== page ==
Dubai International Airport, the world’s busiest for international passenger traffic, will close its southern runway for 45 days next year to undertake a “comprehensive upgrade”.
The airport manager said runway 12R-30L was nearing the end of its design life and required a complete resurfacing on top of the replacement of ground lighting and support infrastructure.
A similar programme was undertaken on the airport’s northern runway for an 80-day period in 2014.
The upgrade work is scheduled to take place during the historically low traffic period from April 16 to May 30.
During the closure the airport will operate from a single runway, meaning airlines airlines will be required to reduce their operations.
“Dubai Airports has provided additional advance notice to all airlines to plan for the flight reductions and schedule planning,” the airport manager said, although it did not state how many flights could be affected.
Dubai International handles roughly 1,100 aircraft movements a day and is a major connection point for international passengers. The airport saw passenger growth slow to 5.5 per cent in 2017, reaching 88.2 million, but had said it expected a return to double-digit growth in 2019/2020.
Passenger Traffic declined 2.5 per cent during May 2014, the first month of the previous closure, and home airline Emirates was forced to ground about 25 per cent of its fleet, losing $467m in revenue, according to its financial statements.
Aircraft movements for 2014 as a whole were down 3.4 per cent to 357,339 as a result of the 80-day closure.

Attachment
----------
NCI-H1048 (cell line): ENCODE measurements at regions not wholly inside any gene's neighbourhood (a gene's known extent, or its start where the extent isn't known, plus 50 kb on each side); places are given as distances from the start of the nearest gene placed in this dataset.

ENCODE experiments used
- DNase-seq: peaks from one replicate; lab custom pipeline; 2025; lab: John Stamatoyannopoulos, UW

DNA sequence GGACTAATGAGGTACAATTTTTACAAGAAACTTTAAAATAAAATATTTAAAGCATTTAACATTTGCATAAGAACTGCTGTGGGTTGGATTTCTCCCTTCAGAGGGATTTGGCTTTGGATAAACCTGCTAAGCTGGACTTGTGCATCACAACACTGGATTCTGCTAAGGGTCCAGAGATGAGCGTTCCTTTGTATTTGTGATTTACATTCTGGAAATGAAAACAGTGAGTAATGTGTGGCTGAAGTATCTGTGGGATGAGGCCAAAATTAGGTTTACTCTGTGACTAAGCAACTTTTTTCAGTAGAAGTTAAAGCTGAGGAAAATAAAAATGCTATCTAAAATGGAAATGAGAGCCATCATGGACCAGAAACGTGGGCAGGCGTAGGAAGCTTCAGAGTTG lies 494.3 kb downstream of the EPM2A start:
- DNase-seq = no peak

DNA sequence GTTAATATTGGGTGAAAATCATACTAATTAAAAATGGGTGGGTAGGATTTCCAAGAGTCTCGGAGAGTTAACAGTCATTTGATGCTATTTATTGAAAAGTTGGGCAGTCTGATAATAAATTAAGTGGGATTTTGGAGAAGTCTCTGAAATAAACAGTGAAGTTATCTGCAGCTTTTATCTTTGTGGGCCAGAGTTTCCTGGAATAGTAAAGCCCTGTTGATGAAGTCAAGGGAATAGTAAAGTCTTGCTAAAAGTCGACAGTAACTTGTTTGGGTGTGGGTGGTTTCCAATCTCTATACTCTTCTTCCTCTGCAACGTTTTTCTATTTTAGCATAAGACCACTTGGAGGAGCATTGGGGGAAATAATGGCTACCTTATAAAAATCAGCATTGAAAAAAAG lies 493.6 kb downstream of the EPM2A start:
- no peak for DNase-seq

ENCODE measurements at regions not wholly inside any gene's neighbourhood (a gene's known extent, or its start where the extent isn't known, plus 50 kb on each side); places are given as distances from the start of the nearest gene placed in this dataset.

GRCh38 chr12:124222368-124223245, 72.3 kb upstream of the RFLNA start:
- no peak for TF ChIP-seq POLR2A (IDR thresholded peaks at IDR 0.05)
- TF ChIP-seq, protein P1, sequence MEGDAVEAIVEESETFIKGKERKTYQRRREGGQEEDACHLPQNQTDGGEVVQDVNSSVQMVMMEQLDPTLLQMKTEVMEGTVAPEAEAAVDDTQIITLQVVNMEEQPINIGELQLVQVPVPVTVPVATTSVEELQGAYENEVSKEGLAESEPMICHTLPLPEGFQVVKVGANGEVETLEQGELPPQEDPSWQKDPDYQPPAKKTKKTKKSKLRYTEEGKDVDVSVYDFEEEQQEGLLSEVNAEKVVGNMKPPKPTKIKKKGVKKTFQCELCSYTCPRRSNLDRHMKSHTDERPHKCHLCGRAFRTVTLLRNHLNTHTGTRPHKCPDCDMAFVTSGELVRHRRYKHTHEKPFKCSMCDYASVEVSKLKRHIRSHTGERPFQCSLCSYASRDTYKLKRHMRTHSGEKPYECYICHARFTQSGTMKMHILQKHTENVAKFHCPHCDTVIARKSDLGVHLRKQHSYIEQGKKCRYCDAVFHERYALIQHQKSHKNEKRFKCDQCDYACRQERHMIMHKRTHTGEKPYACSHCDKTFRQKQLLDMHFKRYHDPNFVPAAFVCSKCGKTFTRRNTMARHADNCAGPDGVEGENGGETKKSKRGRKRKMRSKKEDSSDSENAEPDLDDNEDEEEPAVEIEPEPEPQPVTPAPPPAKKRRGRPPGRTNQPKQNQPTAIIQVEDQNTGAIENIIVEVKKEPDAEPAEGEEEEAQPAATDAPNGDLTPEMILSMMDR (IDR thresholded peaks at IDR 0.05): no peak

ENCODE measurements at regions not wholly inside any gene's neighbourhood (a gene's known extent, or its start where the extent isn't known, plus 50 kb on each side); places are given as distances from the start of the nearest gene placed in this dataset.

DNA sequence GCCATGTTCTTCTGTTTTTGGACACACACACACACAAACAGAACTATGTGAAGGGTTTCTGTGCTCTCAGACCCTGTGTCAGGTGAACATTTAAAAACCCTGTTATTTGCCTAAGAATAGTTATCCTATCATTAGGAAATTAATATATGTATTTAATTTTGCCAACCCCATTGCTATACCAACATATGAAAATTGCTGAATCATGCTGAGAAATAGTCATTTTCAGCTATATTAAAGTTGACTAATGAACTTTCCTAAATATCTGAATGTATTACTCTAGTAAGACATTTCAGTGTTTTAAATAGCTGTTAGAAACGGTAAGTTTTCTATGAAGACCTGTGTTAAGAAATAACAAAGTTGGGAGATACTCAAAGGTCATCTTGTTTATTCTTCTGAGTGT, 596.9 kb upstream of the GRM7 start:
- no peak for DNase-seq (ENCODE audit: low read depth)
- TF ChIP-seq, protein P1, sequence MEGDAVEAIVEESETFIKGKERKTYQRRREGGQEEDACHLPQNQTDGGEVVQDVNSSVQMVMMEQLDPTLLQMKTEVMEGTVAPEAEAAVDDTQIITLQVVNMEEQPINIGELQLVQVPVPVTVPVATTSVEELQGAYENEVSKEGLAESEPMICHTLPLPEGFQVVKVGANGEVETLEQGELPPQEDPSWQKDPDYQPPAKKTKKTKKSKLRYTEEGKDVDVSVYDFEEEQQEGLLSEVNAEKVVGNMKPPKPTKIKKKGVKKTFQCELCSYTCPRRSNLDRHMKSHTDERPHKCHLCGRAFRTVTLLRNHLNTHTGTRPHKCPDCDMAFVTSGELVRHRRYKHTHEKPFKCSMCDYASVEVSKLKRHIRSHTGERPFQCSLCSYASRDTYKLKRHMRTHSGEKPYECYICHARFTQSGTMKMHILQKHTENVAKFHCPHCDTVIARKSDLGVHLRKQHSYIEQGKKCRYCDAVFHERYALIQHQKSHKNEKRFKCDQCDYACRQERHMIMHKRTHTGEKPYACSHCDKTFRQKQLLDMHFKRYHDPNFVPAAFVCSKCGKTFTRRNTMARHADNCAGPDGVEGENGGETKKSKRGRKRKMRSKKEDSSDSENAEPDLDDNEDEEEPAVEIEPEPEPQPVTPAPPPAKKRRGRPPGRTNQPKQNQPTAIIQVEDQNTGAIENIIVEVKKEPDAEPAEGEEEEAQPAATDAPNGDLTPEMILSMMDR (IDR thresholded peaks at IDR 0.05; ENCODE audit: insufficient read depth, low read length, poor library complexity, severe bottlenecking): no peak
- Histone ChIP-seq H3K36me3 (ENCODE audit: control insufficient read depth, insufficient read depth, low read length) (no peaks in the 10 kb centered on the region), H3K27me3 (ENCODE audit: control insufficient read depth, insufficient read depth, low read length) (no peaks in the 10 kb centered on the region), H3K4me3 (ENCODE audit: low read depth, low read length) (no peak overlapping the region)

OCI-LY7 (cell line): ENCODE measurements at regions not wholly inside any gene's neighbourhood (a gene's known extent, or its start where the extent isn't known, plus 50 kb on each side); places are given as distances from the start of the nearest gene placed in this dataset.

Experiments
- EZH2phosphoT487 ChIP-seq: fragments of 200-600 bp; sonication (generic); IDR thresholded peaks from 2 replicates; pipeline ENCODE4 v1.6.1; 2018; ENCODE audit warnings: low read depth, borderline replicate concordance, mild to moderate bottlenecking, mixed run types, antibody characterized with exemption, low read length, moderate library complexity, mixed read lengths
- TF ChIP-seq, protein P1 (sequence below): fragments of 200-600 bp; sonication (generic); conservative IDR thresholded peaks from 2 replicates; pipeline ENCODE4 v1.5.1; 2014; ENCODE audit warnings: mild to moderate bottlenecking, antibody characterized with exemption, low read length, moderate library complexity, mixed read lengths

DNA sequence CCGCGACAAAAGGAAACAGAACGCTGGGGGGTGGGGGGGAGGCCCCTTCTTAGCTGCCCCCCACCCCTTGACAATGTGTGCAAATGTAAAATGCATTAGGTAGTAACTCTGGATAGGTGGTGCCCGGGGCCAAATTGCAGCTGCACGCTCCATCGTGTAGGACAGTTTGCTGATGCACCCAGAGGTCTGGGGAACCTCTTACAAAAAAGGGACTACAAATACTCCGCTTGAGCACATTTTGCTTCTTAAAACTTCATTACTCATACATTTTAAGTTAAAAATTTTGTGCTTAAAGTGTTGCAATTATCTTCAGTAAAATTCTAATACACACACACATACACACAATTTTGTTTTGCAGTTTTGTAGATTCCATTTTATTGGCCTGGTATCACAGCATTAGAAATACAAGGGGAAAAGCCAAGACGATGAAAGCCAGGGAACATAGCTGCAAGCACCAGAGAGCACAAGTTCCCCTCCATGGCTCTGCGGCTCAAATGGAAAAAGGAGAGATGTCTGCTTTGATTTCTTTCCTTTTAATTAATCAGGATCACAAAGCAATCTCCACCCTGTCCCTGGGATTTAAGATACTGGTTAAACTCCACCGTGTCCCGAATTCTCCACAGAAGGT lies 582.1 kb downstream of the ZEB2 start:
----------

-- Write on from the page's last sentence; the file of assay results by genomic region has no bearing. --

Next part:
The emirate’s second airport, Dubai World Central, will be offered as an alternative to take on the affected passenger flights, charter, cargo and general aviation services.
DWC is undergoing expansion work this year that will increase capacity from seven million passengers per year to 26 million.
“In the months ahead we will be working closely with Dubai Aviation Engineering Projects, airlines and other stakeholders to ensure we optimise service and capacity during this period next year and minimise the impact on our customers,” said Dubai Airports CEO Paul Griffiths.
“While we regret any inconvenience this may cause to our airline customers and our passengers, these upgrades are absolutely necessary to heighten safety, boost capacity and pave the way for future growth.”
The resurfacing work will involve 60,000 tonnes of asphalt and 8,000 cubic metres of concrete to strengthen the runway and adjacent taxiways.
The airport will also install 800km of primary cables and replace more than 5,500 runway lights with more economical and environmentally friendly technology.
“The planned closure for runway upgrading at Dubai International next year will impact operations partially, but with Dubai World Central able to take and handle flights, the upgrade process should be relatively straightforward,” said Saj Ahmad, chief analyst at StrategicAero Research.
“In the interim, there may be some flights at Emirates and flydubai, the biggest two operators at the airport, that are curtailed to keep schedules in check. But that’s still all at an exploratory stage right now.”